18. Relationships between nutrients and dissolved oxygen concentrations on the Texas-Louisiana shelf during summer of 2004

    E-Print Network [OSTI]

    Lahiry, Sudeshna

    2009-06-02T23:59:59.000Z

    and biochemical processes occurring there. In April, no hypoxia was observed on the shelf because of water column mixing by winds, even though high discharge occurred from the MARS. Nutrients were abundant in the surface waters but present only in little amounts...

  19. Cross-shelf Exchange Driven by Oscillatory Barotropic Currents over an Isolated Coastal Canyon: Equilibrium Circulation and Dynamics

    E-Print Network [OSTI]

    boundary layer in three distinct horizontal locations: along the upstream limb of the canyon (flux offCross-shelf Exchange Driven by Oscillatory Barotropic Currents over an Isolated Coastal Canyon of dense water by oscillatory barotropic currents incident upon an isolated coastal canyon. The physical

  20. An Outer Planet Beyond Pluto and Origin of the Trans-Neptunian Belt Architecture

    E-Print Network [OSTI]

    Patryk Sofia Lykawka; Tadashi Mukai

    2007-12-13T23:59:59.000Z

    Trans-Neptunian objects (TNOs) are remnants of a collisionally and dynamically evolved planetesimal disk in the outer solar system. This complex structure, known as the trans-Neptunian belt (or Edgeworth-Kuiper belt), can reveal important clues about disk properties, planet formation, and other evolutionary processes. In contrast to the predictions of accretion theory, TNOs exhibit surprisingly large eccentricities, e, and inclinations, i, which can be grouped into distinct dynamical classes. Several models have addressed the origin and orbital evolution of TNOs, but none have reproduced detailed observations, e.g., all dynamical classes and peculiar objects, or provided insightful predictions. Based on extensive simulations of planetesimal disks with the presence of the four giant planets and massive planetesimals, we propose that the orbital history of an outer planet with tenths of Earth's mass can explain the trans-Neptunian belt orbital structure. This massive body was likely scattered by one of the giant planets, which then stirred the primordial planetesimal disk to the levels observed at 40-50 AU and truncated it at about 48 AU before planet migration. The outer planet later acquired an inclined stable orbit (>100 AU; 20-40 deg) because of a resonant interaction with Neptune (an r:1 or r:2 resonance possibly coupled with the Kozai mechanism), guaranteeing the stability of the trans-Neptunian belt. Our model consistently reproduces the main features of each dynamical class with unprecedented detail; it also satisfies other constraints such as the current small total mass of the trans-Neptunian belt and Neptune's current orbit at 30.1 AU. We also provide observationally testable predictions.

  1. Transitions between turbulent and laminar superfluid vorticity states in the outer core of a neutron star

    E-Print Network [OSTI]

    C. Peralta; A. Melatos; M. Giacobello; A. Ooi

    2006-07-08T23:59:59.000Z

    We investigate the global transition from a turbulent state of superfluid vorticity to a laminar state, and vice versa, in the outer core of a neutron star. By solving numerically the hydrodynamic Hall-Vinen-Bekarevich-Khalatnikov equations for a rotating superfluid in a differentially rotating spherical shell, we find that the meridional counterflow driven by Ekman pumping exceeds the Donnelly-Glaberson threshold throughout most of the outer core, exciting unstable Kelvin waves which disrupt the rectilinear vortex array, creating a vortex tangle. In the turbulent state, the torque exerted on the crust oscillates, and the crust-core coupling is weaker than in the laminar state. This leads to a new scenario for the rotational glitches observed in radio pulsars: a vortex tangle is sustained in the differentially rotating outer core by the meridional counterflow, a sudden spin-up event brings the crust and core into corotation, the vortex tangle relaxes back to a rectilinear vortex array, then the crust spins down electromagnetically until enough meridional counterflow builds up to reform a vortex tangle. The turbulent-laminar transition can occur uniformly or in patches; the associated time-scales are estimated from vortex filament theory. We calculate numerically the global structure of the flow with and without an inviscid superfluid component, for Hall-Vinen and Gorter-Mellink forms of the mutual friction. We also calculate the post-glitch evolution of the angular velocity of the crust and its time derivative, and compare the results with radio pulse timing data, predicting a correlation between glitch activity and Reynolds number.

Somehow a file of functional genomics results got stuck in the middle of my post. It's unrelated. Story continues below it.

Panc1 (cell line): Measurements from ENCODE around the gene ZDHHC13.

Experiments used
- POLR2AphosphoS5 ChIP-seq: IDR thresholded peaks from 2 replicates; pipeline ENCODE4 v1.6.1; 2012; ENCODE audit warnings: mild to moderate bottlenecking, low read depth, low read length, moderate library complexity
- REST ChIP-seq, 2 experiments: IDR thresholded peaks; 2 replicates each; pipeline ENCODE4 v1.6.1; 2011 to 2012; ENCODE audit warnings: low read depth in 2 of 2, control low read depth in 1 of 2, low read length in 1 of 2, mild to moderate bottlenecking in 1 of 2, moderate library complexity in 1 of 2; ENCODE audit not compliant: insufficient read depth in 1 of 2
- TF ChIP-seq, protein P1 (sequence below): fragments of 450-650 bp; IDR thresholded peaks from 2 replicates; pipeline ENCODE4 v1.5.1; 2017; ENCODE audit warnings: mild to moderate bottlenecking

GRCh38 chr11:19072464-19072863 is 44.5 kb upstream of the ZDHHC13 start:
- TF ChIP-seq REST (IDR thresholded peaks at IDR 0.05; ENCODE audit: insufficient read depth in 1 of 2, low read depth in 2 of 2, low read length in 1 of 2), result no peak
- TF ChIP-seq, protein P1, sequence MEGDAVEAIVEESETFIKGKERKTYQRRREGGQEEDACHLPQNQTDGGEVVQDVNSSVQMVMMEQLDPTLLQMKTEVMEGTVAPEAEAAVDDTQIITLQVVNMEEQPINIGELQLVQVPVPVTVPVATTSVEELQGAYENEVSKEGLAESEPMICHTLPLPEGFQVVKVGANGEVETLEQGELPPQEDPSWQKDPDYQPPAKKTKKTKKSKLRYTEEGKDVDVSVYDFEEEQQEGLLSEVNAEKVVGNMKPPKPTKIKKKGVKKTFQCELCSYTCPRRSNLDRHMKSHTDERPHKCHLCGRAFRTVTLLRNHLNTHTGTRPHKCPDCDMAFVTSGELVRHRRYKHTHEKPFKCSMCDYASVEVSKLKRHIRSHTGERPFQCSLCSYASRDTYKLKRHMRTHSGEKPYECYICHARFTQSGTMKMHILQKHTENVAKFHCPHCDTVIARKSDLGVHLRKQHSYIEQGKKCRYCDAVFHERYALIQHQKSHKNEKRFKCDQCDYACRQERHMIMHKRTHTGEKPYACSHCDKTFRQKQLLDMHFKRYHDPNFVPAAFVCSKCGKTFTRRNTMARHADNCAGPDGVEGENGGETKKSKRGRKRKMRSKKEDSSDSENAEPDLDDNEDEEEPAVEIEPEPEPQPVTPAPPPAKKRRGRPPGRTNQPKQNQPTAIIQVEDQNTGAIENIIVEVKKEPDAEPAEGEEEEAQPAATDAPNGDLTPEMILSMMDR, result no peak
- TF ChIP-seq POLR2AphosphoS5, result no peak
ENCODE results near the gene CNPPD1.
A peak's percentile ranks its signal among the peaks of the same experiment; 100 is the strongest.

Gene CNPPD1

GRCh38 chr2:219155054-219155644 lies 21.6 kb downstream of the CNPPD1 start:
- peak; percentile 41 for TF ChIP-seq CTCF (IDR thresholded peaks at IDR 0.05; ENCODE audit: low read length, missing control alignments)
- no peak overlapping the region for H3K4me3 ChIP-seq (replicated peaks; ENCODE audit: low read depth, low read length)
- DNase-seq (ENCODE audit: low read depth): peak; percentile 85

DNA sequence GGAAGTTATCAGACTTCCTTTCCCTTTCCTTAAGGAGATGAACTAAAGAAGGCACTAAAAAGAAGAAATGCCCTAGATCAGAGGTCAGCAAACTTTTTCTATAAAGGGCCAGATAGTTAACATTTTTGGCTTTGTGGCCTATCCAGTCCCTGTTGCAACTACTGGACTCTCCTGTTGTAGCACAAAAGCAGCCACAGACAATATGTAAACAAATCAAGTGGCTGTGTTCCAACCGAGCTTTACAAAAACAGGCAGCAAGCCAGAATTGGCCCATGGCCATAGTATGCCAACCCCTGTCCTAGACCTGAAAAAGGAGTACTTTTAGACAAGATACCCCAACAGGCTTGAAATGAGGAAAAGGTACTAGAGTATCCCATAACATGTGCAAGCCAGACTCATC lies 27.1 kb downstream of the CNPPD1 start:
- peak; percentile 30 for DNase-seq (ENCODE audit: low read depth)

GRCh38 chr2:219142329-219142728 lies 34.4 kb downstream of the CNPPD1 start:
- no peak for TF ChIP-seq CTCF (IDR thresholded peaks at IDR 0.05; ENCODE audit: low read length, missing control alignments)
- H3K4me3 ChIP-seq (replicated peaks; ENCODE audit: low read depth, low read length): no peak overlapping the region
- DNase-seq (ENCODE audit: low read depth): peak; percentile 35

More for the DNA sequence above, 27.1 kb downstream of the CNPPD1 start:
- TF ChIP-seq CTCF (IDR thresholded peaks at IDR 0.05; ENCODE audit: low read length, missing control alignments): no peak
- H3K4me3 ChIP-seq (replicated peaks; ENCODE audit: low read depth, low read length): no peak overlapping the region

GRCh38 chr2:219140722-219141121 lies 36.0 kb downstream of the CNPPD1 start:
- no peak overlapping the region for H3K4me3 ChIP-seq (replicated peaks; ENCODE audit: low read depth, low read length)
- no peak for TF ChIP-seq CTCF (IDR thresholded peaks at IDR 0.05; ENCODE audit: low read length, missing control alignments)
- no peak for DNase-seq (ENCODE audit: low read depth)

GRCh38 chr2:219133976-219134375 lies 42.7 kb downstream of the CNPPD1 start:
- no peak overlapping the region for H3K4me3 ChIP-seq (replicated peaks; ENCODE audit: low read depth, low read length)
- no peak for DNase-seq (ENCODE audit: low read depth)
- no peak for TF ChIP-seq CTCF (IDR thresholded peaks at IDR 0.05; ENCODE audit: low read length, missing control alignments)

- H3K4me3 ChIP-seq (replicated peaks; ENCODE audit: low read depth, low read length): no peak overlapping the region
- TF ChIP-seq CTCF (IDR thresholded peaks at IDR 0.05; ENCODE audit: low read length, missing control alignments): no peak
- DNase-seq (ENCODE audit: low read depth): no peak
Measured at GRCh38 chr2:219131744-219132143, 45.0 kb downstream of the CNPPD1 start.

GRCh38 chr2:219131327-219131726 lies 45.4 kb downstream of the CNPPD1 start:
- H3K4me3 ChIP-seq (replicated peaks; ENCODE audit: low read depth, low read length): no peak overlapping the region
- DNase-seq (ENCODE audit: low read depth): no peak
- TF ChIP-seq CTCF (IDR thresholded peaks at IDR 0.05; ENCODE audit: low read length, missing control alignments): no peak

2. Radionuclides, Metals, and Hydrocarbons in Oil and Gas Operational Discharges and Environmental Samples Associated with Offshore Production Facilities on the Texas/Louisiana Continental Shelf with an Environmental Assessment of Metals and Hydrocarbons

    SciTech Connect (OSTI)

    Continental Shelf Associates, Inc.

    1999-08-16T23:59:59.000Z

    This report presents concentrations of radionuclides, metals, and hydrocarbons in samples of produced water and produced sand from oil and gas production platforms located offshore Texas and Louisiana. Concentrations in produced water discharge plume/receiving water, ambient seawater, sediment, interstitial water, and marine animal tissue samples collected in the vicinity of discharging platforms and reference sites distant from discharges are also reported and discussed. An environmental risk assessment is made on the basis of the concentrations of metals and hydrocarbons determined in the samples.